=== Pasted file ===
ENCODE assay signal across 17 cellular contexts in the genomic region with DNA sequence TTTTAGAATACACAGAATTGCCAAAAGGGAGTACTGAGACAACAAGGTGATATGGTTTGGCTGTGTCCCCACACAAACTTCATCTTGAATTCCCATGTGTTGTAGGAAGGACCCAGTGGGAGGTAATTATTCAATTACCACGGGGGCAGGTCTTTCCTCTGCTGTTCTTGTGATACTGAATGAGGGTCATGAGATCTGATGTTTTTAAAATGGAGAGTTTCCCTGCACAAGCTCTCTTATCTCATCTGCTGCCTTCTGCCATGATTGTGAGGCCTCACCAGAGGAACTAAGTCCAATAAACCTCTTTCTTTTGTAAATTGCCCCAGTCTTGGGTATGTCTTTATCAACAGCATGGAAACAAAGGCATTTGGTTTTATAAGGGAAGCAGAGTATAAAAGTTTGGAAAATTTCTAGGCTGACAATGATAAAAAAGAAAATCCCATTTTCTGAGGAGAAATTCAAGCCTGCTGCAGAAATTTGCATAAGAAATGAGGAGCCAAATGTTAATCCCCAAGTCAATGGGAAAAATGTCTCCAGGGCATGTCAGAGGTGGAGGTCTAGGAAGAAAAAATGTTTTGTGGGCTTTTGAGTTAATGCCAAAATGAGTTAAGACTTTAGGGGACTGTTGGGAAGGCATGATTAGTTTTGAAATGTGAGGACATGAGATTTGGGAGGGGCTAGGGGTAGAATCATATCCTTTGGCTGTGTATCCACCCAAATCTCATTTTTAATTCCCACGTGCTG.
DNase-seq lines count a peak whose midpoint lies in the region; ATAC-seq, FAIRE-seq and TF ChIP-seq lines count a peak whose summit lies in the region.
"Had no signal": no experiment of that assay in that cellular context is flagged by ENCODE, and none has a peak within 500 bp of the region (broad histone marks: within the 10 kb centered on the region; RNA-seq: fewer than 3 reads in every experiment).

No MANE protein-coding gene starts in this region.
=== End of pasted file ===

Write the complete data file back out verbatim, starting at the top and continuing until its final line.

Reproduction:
ENCODE assay signal across 17 cellular contexts in the genomic region with DNA sequence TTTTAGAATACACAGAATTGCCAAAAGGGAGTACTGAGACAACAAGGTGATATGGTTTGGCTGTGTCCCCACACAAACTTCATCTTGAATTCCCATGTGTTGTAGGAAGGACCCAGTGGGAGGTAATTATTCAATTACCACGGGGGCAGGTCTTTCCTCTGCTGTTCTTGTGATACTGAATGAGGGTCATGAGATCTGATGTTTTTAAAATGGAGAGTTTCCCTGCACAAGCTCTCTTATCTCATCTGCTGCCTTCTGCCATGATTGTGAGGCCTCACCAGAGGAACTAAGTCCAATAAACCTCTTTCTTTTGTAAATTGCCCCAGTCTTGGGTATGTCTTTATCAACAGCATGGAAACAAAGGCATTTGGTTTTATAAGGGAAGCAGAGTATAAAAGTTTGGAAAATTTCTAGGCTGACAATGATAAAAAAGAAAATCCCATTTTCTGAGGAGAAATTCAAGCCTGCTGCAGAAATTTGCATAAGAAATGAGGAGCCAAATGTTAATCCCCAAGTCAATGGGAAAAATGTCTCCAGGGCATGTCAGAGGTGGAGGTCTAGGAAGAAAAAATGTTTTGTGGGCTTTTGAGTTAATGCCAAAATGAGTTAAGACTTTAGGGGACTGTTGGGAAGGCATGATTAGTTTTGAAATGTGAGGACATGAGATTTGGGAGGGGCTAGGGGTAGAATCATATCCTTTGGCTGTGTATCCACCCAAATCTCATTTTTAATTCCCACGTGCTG.
DNase-seq lines count a peak whose midpoint lies in the region; ATAC-seq, FAIRE-seq and TF ChIP-seq lines count a peak whose summit lies in the region.
"Had no signal": no experiment of that assay in that cellular context is flagged by ENCODE, and none has a peak within 500 bp of the region (broad histone marks: within the 10 kb centered on the region; RNA-seq: fewer than 3 reads in every experiment).

No MANE protein-coding gene starts in this region.